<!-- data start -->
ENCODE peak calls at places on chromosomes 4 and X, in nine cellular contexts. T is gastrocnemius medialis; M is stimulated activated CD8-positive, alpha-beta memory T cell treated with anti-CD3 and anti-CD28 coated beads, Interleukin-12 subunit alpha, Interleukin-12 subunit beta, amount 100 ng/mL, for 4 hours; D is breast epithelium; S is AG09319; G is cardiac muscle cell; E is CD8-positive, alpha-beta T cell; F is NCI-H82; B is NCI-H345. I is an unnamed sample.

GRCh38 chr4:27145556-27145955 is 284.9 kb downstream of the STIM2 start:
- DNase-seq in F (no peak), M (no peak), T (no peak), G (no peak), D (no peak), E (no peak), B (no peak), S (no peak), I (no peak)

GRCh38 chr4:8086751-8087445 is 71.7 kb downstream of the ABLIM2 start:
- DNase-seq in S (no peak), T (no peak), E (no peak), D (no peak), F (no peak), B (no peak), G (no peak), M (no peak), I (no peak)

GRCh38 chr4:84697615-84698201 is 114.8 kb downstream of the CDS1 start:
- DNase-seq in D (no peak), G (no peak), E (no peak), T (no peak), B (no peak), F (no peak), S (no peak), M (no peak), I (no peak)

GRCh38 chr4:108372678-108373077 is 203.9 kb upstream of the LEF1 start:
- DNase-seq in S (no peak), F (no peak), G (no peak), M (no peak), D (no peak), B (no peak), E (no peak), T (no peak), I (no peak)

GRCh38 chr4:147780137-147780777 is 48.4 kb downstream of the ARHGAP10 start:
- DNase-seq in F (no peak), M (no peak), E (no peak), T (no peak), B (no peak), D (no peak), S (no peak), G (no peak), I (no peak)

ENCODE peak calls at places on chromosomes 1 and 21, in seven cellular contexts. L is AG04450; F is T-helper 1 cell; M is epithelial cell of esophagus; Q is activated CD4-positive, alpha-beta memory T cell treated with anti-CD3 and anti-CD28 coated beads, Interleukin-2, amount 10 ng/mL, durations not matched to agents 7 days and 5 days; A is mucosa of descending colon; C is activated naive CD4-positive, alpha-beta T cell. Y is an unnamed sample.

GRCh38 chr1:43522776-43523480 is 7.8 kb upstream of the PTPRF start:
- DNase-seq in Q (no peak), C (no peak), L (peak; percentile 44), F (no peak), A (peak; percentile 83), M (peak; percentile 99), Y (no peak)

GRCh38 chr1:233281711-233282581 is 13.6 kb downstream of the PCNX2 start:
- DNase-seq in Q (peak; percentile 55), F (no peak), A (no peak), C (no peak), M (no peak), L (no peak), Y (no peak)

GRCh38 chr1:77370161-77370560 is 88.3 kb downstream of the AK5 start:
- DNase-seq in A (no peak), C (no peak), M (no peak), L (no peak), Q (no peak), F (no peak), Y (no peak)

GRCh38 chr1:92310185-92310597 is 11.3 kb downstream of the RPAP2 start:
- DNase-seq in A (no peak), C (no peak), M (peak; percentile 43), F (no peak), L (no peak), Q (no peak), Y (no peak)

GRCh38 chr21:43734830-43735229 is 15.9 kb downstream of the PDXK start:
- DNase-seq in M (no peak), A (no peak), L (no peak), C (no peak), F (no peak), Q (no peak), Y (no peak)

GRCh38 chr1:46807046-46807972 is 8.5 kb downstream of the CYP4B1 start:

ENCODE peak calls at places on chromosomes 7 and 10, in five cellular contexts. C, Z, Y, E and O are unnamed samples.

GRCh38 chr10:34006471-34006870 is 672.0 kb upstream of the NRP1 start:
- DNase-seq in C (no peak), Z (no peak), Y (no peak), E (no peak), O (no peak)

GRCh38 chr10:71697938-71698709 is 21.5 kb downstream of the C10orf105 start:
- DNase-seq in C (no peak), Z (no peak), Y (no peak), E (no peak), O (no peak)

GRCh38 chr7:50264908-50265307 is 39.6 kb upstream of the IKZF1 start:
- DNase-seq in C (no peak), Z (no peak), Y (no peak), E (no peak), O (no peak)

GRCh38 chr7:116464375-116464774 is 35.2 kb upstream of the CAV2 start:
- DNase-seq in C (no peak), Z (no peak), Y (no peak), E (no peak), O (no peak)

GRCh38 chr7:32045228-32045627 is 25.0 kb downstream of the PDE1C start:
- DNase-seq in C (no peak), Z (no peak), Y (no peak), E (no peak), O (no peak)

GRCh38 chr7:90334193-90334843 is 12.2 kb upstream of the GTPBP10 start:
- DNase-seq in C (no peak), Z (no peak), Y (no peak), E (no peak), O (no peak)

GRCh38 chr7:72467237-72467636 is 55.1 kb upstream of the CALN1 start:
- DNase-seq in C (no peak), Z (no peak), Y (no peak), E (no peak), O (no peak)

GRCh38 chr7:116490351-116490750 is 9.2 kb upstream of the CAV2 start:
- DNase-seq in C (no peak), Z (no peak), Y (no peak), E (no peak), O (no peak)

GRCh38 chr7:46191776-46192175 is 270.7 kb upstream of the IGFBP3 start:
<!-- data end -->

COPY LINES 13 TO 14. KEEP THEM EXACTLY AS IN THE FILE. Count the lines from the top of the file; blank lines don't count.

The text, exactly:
GRCh38 chr1:43522776-43523480 is 7.8 kb upstream of the PTPRF start:
- DNase-seq in Q (no peak), C (no peak), L (peak; percentile 44), F (no peak), A (peak; percentile 83), M (peak; percentile 99), Y (no peak)